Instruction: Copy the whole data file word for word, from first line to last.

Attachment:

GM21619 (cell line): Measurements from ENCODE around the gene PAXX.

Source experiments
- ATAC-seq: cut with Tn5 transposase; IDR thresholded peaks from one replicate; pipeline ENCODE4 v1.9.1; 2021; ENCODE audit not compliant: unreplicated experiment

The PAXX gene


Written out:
GM21619 (cell line): Measurements from ENCODE around the gene PAXX.

Source experiments
- ATAC-seq: cut with Tn5 transposase; IDR thresholded peaks from one replicate; pipeline ENCODE4 v1.9.1; 2021; ENCODE audit not compliant: unreplicated experiment

The PAXX gene